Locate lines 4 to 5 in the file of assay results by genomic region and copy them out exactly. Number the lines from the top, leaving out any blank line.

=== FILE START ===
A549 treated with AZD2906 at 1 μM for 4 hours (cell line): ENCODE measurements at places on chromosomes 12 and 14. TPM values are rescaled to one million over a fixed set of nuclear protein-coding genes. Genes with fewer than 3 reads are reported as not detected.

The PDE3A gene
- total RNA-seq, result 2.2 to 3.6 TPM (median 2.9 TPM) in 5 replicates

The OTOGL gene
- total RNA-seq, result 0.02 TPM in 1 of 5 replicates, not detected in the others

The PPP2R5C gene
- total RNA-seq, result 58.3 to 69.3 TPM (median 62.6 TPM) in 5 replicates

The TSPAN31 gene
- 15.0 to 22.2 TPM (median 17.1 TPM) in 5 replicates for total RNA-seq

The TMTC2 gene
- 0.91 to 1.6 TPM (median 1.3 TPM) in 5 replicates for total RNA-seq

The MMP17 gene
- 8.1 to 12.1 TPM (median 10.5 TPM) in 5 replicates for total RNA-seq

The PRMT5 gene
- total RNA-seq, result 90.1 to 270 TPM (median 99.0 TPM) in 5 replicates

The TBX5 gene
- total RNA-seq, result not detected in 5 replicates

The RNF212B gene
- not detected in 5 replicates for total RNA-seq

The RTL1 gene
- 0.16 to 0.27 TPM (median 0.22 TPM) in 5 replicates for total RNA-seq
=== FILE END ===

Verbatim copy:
The OTOGL gene
- total RNA-seq, result 0.02 TPM in 1 of 5 replicates, not detected in the others